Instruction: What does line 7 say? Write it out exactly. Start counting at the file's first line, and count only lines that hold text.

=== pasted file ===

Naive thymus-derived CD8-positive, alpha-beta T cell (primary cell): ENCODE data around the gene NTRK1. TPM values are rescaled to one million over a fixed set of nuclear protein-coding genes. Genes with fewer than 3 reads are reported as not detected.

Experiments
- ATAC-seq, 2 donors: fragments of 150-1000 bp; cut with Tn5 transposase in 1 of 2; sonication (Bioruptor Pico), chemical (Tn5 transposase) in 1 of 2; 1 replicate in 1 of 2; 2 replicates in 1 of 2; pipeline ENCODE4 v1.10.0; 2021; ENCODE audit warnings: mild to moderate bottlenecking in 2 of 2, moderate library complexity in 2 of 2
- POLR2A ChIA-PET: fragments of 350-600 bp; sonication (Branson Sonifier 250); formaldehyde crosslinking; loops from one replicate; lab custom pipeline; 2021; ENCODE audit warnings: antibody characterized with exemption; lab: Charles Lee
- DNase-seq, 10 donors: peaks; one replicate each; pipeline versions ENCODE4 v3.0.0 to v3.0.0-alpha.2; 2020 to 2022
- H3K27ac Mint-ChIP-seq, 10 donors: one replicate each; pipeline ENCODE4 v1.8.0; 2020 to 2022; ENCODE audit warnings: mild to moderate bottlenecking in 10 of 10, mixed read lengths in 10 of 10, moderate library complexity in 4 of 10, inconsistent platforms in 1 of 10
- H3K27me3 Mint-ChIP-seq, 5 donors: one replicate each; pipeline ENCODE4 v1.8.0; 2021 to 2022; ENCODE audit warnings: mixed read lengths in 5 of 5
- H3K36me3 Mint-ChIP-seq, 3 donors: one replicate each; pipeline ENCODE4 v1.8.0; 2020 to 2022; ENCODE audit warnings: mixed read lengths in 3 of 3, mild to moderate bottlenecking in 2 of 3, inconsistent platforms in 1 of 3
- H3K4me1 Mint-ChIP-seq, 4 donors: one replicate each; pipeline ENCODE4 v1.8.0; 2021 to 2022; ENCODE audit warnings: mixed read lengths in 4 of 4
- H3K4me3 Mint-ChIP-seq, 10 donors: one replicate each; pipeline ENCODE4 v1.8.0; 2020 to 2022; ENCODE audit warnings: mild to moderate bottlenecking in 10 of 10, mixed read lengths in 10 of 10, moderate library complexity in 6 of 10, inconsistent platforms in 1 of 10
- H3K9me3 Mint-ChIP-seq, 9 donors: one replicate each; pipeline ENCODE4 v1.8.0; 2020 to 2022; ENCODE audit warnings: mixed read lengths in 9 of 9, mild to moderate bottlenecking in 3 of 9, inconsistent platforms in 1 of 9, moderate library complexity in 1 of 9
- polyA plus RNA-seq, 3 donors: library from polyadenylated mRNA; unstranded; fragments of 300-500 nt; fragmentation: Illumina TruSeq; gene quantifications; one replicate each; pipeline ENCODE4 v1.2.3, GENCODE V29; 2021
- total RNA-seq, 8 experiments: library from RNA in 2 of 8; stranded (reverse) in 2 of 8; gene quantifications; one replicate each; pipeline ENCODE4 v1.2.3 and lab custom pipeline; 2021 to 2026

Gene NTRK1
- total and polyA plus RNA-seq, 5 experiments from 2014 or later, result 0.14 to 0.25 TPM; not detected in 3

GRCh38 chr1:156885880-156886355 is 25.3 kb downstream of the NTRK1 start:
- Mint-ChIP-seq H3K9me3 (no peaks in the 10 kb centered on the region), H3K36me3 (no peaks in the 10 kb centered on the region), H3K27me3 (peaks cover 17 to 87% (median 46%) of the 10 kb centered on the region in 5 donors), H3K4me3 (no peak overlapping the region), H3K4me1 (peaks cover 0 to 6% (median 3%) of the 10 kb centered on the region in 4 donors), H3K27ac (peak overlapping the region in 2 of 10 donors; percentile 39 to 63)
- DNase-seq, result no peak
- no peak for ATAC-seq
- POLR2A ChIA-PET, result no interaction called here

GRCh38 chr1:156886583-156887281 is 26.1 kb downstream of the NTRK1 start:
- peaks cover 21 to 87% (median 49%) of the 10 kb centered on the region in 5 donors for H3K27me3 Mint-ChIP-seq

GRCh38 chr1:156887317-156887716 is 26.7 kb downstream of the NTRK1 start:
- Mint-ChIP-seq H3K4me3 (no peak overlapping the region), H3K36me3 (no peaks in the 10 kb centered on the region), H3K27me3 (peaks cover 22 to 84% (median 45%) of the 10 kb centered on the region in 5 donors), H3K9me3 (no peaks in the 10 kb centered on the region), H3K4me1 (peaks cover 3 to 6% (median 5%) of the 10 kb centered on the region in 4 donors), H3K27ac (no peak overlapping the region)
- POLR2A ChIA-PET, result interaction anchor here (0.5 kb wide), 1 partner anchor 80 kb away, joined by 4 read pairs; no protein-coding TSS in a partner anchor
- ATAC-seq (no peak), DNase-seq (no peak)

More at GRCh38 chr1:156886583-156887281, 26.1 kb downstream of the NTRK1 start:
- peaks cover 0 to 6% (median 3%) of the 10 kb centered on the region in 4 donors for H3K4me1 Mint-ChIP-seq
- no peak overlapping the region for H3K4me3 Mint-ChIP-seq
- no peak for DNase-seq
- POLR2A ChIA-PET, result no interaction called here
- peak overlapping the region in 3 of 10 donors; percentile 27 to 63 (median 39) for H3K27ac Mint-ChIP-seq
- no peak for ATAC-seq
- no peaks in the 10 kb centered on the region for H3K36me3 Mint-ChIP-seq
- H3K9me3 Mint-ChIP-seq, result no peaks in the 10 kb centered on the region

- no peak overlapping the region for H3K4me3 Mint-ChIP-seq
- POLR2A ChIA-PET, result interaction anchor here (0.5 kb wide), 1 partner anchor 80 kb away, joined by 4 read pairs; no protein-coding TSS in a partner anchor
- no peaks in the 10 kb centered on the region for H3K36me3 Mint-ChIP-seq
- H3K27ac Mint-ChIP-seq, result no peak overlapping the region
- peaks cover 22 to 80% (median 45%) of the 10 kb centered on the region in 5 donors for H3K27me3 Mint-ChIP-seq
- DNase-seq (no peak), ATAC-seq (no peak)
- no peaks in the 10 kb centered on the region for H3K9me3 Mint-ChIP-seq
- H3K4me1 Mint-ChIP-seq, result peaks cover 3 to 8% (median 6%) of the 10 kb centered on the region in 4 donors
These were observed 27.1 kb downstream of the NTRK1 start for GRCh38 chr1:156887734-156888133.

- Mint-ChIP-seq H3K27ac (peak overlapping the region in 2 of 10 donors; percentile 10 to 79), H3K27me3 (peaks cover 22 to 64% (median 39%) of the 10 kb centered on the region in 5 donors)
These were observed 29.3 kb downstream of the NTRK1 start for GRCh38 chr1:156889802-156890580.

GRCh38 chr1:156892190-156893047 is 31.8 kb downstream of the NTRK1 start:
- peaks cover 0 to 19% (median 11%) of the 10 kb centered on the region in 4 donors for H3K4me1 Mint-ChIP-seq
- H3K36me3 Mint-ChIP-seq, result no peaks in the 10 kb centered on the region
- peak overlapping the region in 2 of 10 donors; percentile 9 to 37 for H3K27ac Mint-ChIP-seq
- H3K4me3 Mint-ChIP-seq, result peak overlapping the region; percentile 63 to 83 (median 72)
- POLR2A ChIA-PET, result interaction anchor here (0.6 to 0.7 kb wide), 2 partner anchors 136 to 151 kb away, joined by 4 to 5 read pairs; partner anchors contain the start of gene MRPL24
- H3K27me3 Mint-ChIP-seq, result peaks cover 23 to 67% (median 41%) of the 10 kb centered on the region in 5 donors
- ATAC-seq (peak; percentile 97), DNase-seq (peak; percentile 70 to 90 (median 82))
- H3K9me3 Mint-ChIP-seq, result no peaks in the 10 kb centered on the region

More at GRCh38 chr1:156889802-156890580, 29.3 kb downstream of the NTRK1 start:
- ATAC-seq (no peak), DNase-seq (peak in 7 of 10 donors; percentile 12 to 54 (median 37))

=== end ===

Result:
- H3K27me3 Mint-ChIP-seq, 5 donors: one replicate each; pipeline ENCODE4 v1.8.0; 2021 to 2022; ENCODE audit warnings: mixed read lengths in 5 of 5